The report emphasizes long-standing human rights abuses in the Islamic Republic. It calls attention to the escalating use of the death penalty in a country that already executes more people per capita than any other nation. The report also highlights the deteriorating situation for women throughout Iranian society, as well as instances of intimidation and reprisal against human rights activists who have sought to communicate with the UN and other international organizations.
While this report provides a general snapshot of the human rights trends in the country, specific cases periodically reach the media to highlight the human stories behind such reports and statistics. Among these is the case of Saeed Abedini, a dual Iranian-US citizen and Christian pastor arrested for practicing his faith.
Western Journalism reports that last week his wife, Nagmeh Abedini, spoke at the Conservative Political Action Conference and lamented that independent activism on his behalf does not seem to be adequately supported by the US President, whom she described as neglecting the American ideal of religious liberty.
This criticism has been levied against the Obama administration by some human rights activist groups that feel as though negotiations with Iran over its nuclear program ought to also be utilized to pressure the Islamic Republic on its human rights situation. Some analysts have speculated that US citizens imprisoned in Iran are essentially being regarded by the Iranian regime as bargaining chips in dealings with the West.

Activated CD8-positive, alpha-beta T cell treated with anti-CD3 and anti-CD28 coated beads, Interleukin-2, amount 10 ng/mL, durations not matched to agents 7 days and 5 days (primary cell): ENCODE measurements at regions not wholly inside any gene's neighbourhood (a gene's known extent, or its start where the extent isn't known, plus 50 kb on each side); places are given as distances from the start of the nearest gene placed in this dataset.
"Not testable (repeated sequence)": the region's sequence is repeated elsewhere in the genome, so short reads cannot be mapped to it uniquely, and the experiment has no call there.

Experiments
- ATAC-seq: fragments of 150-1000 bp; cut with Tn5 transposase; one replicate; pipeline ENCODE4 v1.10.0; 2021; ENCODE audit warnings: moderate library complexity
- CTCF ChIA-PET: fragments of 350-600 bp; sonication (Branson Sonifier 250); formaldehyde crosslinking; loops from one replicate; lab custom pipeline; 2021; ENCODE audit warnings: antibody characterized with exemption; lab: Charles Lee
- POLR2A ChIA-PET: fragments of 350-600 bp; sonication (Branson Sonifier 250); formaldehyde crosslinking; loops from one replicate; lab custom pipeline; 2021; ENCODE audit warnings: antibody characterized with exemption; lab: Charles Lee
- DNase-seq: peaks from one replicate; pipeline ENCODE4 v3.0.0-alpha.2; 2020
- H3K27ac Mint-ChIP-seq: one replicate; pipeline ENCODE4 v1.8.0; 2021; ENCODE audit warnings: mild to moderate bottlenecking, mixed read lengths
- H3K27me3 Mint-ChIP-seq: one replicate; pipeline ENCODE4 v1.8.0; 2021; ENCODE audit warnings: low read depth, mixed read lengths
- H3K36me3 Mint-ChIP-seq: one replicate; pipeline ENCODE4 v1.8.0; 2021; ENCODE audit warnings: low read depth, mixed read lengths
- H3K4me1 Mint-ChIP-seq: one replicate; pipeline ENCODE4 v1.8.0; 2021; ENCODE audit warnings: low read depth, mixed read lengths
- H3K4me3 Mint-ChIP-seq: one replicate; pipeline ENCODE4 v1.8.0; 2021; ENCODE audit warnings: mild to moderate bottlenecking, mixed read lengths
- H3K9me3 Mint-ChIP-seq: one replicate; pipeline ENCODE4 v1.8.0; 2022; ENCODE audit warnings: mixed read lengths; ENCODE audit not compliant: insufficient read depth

As much as Obama has been criticized for failing to challenge Iran on its human rights situation, there is little to suggest that the administration has directly cooperated with the regime. However, this apparently cannot be said for all nations in the West, as some have been accused of enabling human rights abuses for political or economic ends.
The government of Argentina is particular subject to such allegations, and Fox News reported on Wednesday that Argentine prosecutor Gerardo Policita has appealed a judges recent ruling that dismissed the case against Argentine President Cristina Fernandez, who has been accused of participating in a cover-up of the Iranian role in a 1994 bombing in Buenos Aires, in exchange of favorable trade agreements.
The prosecutor formerly assigned to the case, Alberto Nisman, was found dead under mysterious circumstances a day before he was to present evidence against Fernandez and several high-ranking Iranian officials.